Strategic CIO // IT Strategy
Commentary
6/5/2014
09:06 AM
David Wagner
David Wagner
Commentary
Connect Directly
Twitter
RSS
E-Mail
50%
50%

Geeks Versus Jocks: CIOs, Beware Your Culture

Geeks, jocks, or anything else -- if you have too many, it's a problem.

10 Big Data Pros To Follow On Twitter
10 Big Data Pros To Follow On Twitter
(Click image for larger view and slideshow.)

IT organizations tend to celebrate the geek -- and deservedly so. But for CIOs to build the right kinds of teams to meet current business challenges, they need to start creating more diverse cultures. This movement isn't about dumping people with ironic T shirts or pocket protectors, but about instilling a kind of diversity that leads to productivity and innovation.

The goal is to break out of hiring habits that define your culture by personality traits rather than skillsets and mindsets. A recent article in the Harvard Business Review, "The Trouble with a 'Jock Culture' at the Office," points to the same problem in a different field: sales. In the article, former CEO Jim Dougherty highlights the danger of assembling a sales team dominated by former athletes. In Dougherty's experience, women and other personality types felt their achievements wouldn't be recognized and that they wouldn't be promoted. They felt their ideas were not valued as much as their jock peers, and they weren't included in many of the conversations where business decisions were made.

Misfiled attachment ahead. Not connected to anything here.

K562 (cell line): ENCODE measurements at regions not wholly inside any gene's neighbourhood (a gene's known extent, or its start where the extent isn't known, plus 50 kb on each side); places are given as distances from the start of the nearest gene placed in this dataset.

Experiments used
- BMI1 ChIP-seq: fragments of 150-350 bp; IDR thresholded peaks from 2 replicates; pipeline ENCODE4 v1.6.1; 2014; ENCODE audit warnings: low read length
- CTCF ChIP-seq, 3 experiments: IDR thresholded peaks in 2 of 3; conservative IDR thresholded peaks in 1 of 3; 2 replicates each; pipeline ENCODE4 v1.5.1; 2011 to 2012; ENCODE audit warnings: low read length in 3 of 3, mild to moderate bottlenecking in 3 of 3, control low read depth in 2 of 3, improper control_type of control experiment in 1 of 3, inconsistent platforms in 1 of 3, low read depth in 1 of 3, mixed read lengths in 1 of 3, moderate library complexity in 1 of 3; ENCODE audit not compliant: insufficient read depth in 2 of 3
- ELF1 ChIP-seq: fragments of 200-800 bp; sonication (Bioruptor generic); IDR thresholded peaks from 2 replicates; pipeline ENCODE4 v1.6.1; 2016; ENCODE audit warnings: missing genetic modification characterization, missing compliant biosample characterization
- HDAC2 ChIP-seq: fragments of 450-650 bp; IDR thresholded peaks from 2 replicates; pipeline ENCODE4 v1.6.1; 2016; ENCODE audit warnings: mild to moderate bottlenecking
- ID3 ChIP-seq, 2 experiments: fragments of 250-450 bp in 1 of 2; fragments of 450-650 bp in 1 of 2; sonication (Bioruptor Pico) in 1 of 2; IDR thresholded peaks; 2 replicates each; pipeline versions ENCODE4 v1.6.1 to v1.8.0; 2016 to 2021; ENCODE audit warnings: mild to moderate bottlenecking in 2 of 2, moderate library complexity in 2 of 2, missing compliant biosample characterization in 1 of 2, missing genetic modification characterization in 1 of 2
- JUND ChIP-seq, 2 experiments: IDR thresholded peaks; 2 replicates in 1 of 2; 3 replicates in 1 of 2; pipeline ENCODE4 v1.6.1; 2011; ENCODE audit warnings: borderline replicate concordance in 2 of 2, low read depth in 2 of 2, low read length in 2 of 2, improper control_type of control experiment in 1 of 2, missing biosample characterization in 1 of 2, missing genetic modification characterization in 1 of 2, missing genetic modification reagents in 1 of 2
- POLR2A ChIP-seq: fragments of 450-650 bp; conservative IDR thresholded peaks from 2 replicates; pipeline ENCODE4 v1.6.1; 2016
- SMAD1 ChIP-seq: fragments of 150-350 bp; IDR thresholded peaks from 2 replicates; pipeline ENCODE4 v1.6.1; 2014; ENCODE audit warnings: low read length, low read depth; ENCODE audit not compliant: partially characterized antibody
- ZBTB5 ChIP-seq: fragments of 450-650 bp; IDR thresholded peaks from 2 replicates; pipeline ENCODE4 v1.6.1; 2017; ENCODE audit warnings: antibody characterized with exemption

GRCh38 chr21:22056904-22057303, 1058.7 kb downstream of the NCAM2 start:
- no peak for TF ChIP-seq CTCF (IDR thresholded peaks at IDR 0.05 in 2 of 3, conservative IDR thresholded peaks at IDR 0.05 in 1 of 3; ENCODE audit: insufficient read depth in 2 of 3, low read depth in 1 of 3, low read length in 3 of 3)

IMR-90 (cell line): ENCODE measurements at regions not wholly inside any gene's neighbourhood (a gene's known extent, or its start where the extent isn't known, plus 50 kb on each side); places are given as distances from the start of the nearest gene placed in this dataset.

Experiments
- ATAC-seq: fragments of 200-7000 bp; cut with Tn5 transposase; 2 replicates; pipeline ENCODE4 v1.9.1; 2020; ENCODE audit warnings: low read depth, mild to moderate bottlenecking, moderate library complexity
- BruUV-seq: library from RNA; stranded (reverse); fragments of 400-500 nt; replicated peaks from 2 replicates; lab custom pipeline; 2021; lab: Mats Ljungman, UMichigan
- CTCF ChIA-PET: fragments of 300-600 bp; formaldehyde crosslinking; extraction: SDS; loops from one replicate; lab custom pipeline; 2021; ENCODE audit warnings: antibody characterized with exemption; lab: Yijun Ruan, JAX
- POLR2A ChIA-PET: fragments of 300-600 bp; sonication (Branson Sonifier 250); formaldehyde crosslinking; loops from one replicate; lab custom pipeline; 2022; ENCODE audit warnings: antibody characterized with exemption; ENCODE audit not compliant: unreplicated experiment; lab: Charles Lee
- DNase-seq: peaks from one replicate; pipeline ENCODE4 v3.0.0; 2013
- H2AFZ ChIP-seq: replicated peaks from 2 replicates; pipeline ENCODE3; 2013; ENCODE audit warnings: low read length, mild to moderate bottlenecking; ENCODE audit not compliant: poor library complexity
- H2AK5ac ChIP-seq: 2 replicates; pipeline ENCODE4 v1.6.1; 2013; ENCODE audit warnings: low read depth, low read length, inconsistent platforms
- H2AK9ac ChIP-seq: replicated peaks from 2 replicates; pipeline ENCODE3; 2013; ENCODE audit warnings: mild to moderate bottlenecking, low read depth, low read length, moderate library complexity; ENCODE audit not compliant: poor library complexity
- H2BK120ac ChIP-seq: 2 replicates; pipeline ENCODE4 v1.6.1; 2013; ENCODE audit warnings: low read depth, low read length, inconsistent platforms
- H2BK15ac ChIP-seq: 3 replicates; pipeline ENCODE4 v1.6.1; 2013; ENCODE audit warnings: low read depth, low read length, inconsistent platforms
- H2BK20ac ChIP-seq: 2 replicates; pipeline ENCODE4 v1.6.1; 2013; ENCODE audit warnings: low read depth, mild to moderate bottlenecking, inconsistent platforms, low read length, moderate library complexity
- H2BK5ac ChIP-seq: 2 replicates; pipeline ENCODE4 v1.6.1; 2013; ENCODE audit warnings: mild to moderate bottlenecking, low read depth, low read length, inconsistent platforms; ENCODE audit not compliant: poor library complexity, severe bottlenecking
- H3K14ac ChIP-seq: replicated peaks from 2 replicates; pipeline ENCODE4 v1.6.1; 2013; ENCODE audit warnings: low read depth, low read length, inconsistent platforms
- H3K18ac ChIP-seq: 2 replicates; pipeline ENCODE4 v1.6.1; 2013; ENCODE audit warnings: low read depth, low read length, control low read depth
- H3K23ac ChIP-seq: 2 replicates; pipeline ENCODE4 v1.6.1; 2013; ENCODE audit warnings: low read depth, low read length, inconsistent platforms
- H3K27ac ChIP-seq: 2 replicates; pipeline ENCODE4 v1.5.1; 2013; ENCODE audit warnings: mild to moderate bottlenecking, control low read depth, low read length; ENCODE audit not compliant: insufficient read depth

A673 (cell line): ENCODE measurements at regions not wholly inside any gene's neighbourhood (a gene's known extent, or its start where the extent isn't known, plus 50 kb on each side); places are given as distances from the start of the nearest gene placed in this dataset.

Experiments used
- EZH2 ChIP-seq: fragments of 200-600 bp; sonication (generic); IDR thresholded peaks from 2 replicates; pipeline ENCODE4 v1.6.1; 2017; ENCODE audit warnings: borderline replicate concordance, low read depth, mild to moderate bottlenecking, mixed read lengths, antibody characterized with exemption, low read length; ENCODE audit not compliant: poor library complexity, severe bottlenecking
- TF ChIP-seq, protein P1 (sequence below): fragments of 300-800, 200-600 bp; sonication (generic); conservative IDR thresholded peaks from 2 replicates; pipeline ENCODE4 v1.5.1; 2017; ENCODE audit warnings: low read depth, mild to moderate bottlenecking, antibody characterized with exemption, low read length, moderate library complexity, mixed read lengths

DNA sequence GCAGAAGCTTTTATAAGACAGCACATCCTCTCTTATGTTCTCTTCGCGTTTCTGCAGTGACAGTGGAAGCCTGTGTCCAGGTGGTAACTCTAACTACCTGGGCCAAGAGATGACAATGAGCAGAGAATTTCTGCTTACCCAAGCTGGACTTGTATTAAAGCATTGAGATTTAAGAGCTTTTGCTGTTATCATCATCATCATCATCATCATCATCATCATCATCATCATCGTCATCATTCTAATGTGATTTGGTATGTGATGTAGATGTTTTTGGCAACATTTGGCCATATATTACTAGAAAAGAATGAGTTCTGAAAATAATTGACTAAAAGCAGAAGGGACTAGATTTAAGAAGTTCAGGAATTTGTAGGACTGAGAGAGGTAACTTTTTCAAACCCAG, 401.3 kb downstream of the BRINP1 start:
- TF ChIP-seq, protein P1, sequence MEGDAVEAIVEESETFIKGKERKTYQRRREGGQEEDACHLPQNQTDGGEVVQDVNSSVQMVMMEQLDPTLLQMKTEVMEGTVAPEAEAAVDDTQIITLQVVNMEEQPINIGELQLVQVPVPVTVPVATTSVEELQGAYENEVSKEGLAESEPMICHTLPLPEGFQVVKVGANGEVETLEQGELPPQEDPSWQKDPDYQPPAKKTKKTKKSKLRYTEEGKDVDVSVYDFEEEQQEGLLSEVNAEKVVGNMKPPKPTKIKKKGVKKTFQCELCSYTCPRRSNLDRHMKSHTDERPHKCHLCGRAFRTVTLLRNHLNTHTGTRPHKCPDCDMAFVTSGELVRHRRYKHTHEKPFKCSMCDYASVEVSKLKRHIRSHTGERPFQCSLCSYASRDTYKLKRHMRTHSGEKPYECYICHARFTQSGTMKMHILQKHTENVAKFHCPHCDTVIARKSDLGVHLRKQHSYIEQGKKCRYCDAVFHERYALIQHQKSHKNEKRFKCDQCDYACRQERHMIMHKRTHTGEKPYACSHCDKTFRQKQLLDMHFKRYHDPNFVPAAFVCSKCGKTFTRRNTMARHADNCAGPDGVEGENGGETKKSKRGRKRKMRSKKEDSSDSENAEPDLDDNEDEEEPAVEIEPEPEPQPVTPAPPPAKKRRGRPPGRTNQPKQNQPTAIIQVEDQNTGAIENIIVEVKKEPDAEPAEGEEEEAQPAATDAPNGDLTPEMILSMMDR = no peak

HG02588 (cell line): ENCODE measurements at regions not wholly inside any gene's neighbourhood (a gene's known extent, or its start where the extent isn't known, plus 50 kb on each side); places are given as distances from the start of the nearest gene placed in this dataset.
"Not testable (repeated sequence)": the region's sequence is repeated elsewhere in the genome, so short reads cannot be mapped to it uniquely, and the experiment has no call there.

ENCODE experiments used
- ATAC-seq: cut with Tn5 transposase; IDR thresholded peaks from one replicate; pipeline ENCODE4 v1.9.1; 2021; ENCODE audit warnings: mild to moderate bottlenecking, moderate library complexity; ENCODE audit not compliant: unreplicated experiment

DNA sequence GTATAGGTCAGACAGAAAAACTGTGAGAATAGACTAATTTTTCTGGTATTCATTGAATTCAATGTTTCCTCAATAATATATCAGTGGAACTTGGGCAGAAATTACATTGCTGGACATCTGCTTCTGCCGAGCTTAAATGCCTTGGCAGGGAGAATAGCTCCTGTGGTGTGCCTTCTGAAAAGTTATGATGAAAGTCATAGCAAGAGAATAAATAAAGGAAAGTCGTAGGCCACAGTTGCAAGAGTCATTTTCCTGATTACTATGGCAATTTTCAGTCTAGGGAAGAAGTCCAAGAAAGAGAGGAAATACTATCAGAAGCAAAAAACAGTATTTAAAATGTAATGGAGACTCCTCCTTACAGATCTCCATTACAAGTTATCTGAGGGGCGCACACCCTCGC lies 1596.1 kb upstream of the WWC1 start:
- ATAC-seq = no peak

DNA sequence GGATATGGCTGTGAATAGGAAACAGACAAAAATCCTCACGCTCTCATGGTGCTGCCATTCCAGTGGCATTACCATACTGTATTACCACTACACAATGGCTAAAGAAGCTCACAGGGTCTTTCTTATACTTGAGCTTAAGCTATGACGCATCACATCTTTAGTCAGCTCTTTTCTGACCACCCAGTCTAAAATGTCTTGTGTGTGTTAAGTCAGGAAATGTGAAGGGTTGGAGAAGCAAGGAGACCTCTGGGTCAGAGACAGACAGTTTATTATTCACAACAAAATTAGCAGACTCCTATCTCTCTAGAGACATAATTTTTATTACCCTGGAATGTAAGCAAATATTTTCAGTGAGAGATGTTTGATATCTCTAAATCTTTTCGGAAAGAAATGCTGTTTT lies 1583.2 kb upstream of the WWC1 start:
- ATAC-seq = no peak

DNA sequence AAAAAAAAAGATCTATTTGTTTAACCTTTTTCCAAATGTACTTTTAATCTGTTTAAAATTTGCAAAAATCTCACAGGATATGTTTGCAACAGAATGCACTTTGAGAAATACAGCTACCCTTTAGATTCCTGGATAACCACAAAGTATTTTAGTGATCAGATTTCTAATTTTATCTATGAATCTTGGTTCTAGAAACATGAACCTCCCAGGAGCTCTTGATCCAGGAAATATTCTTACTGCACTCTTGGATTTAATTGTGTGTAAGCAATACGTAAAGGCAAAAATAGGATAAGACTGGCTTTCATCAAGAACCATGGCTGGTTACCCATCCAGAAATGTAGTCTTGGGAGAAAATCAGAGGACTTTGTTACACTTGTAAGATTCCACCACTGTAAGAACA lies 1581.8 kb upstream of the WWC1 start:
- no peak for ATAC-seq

Whether your company's culture is one of jocks or geeks doesn't matter -- many of the same issues hold true. Both cultures tend to exclude women. Consider that the STEM fields employ twice as many men as women. And according to this study by the Census Bureau, most of the growth of women in STEM came between the 1970s and the 1990s.